Burlingame, G.M., Seebeck, J.D., Janis, R.A., Whitcomb, K.E., Barkowski, S., Rosendahl, J., & Strauss, B. (2016). Outcome differences between individual and group formats when identical and nonidentical treatments, patients, and doses are compared: A 25-year meta-analytic perspective. Psychotherapy, 53, 446-461.
With increasing service demands being put on mental health systems, clinicians and administrators are looking to more efficient ways of providing care to more patients. One option is group therapy in which more patients can be treated with fewer resources. However, are groups as effective as individual therapy for mental disorders? This meta-analysis by Burlingame and colleagues addresses this question by examining 67 studies in which group and individual therapy were directly compared within the same study. The majority of studies included adults with anxiety, mood, or substance use disorders, with some studies focusing on medical conditions, eating or personality disorders. Two-thirds of studies were of cognitive-behavioral therapy, but other treatment types like interpersonal, psychodynamic, and supportive therapy were also tested. Groups were defined as having at least 3 patients per group. The average number of sessions for group and individual therapy were equivalent (group M = 14.67, SD = 8.75; individual 15.94, SD = 14.37)), and as expected group therapy sessions were longer in minutes (M = 100.39, SD = 30.87) than individual therapy sessions (M = 56.55, SD = 14.37) given the multi-person demands of groups. Groups were primarily closed to new members after starting, they tended to have homogenous membership based on diagnosis, and groups tended to be co-led by 2 therapists. Individual and group therapy were not significantly different for all disorders and outcomes at post-treatment (g = -0.03; 95%CI = -0.10, 0.04), short-term follow-up (g = 0.01; 95% CI = -0.13, 0.11), and long-term follow-up (g = 0.00; 95% CI= -0.12, 0.13). Drop out rates for group therapy (17.28%) and individual therapy (14.96%) were not significantly different (OR = 1.10; 95% CI = 0.90, 1.33), and patients were likely to accept group therapy (88.76%) as often as they accepted individual therapy (84.83%) when one or the other was offered. Pre- to post-treatment effect sizes were moderately large for both interventions (group: g = 0.60, 95% CI = 0.48, 0.72; individual: g = 0.53, 95% CI = 0.42, 0.65). Patients presenting with depression, substance us, anxiety, or eating disorders had the highest level of improvement.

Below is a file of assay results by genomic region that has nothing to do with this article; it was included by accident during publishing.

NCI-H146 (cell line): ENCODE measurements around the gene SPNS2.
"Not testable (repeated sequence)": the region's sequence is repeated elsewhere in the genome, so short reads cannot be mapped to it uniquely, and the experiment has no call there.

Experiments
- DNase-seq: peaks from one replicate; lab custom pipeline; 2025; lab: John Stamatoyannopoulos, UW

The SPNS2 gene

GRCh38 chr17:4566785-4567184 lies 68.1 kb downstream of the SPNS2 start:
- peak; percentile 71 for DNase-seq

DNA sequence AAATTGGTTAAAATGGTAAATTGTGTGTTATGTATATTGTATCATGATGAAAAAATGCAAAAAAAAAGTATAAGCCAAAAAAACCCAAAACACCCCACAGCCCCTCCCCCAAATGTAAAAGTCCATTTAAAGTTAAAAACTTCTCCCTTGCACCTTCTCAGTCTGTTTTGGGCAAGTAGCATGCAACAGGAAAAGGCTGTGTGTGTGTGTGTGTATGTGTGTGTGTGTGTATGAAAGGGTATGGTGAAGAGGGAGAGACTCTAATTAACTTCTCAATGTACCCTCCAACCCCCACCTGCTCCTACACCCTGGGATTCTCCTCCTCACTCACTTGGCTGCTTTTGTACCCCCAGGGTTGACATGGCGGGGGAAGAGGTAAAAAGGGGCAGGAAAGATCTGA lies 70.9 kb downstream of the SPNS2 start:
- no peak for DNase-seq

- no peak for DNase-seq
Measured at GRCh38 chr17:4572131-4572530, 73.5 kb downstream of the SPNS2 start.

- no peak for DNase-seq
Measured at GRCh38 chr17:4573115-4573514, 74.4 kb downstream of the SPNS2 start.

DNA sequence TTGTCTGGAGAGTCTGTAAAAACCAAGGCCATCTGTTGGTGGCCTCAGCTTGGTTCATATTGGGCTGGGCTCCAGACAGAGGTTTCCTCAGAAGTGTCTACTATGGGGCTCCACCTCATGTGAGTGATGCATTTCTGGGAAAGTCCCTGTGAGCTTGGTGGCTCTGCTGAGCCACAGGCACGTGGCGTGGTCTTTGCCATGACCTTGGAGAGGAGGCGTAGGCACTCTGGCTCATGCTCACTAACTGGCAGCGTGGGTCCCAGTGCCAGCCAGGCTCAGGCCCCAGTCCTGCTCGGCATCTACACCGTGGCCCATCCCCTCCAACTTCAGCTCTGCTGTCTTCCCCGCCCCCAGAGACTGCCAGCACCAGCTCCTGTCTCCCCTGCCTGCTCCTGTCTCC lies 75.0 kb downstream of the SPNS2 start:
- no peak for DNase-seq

When identical treatments, patients, and doses are compared, individual and group therapy resulted in equivalent outcomes across of a variety of disorders. This is good news for clinicians and agencies looking to maximize resources to treat more patients. However, running a group is more complex than providing individual therapy. Finding a sufficient number of patients to start a group, assessing and preparing each patient prior to starting a group, writing a note per patient per session, and managing attrition is logistically more challenging. Further, most therapists are not formally trained to provide group interventions and so they may find the task of managing a substantially larger amount of within-session group process information to be complex. Finally, as Burlingame and colleagues indicate, there are institutional considerations so that group programs require a milieu that supports group referrals and flexibility in scheduling. Nevertheless the findings of this meta analysis indicate the potential for group therapy to provide efficacious treatments for mental disorders.